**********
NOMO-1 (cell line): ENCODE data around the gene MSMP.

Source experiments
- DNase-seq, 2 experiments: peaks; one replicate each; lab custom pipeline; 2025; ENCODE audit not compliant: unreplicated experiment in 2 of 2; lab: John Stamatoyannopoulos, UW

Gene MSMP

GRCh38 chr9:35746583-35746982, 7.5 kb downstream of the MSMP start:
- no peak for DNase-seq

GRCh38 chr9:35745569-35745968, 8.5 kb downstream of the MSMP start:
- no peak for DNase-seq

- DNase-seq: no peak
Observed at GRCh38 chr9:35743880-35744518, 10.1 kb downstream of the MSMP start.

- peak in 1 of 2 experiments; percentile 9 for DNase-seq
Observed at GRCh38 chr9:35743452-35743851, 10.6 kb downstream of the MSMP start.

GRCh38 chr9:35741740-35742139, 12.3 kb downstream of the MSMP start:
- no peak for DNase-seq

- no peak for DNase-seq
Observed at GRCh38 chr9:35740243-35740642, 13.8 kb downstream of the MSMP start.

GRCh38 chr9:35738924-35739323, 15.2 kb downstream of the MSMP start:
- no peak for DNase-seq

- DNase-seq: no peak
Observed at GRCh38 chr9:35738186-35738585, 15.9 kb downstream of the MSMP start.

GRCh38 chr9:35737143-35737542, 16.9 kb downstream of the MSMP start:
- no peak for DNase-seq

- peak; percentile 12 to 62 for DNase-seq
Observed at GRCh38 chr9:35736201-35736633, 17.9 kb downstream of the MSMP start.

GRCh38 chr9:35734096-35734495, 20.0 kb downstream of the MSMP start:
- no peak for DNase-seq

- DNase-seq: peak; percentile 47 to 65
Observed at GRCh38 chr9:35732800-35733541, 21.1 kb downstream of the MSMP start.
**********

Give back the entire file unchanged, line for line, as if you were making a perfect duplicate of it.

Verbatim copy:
NOMO-1 (cell line): ENCODE data around the gene MSMP.

Source experiments
- DNase-seq, 2 experiments: peaks; one replicate each; lab custom pipeline; 2025; ENCODE audit not compliant: unreplicated experiment in 2 of 2; lab: John Stamatoyannopoulos, UW

Gene MSMP

GRCh38 chr9:35746583-35746982, 7.5 kb downstream of the MSMP start:
- no peak for DNase-seq

GRCh38 chr9:35745569-35745968, 8.5 kb downstream of the MSMP start:
- no peak for DNase-seq

- DNase-seq: no peak
Observed at GRCh38 chr9:35743880-35744518, 10.1 kb downstream of the MSMP start.

- peak in 1 of 2 experiments; percentile 9 for DNase-seq
Observed at GRCh38 chr9:35743452-35743851, 10.6 kb downstream of the MSMP start.

GRCh38 chr9:35741740-35742139, 12.3 kb downstream of the MSMP start:
- no peak for DNase-seq

- no peak for DNase-seq
Observed at GRCh38 chr9:35740243-35740642, 13.8 kb downstream of the MSMP start.

GRCh38 chr9:35738924-35739323, 15.2 kb downstream of the MSMP start:
- no peak for DNase-seq

- DNase-seq: no peak
Observed at GRCh38 chr9:35738186-35738585, 15.9 kb downstream of the MSMP start.

GRCh38 chr9:35737143-35737542, 16.9 kb downstream of the MSMP start:
- no peak for DNase-seq

- peak; percentile 12 to 62 for DNase-seq
Observed at GRCh38 chr9:35736201-35736633, 17.9 kb downstream of the MSMP start.

GRCh38 chr9:35734096-35734495, 20.0 kb downstream of the MSMP start:
- no peak for DNase-seq

- DNase-seq: peak; percentile 47 to 65
Observed at GRCh38 chr9:35732800-35733541, 21.1 kb downstream of the MSMP start.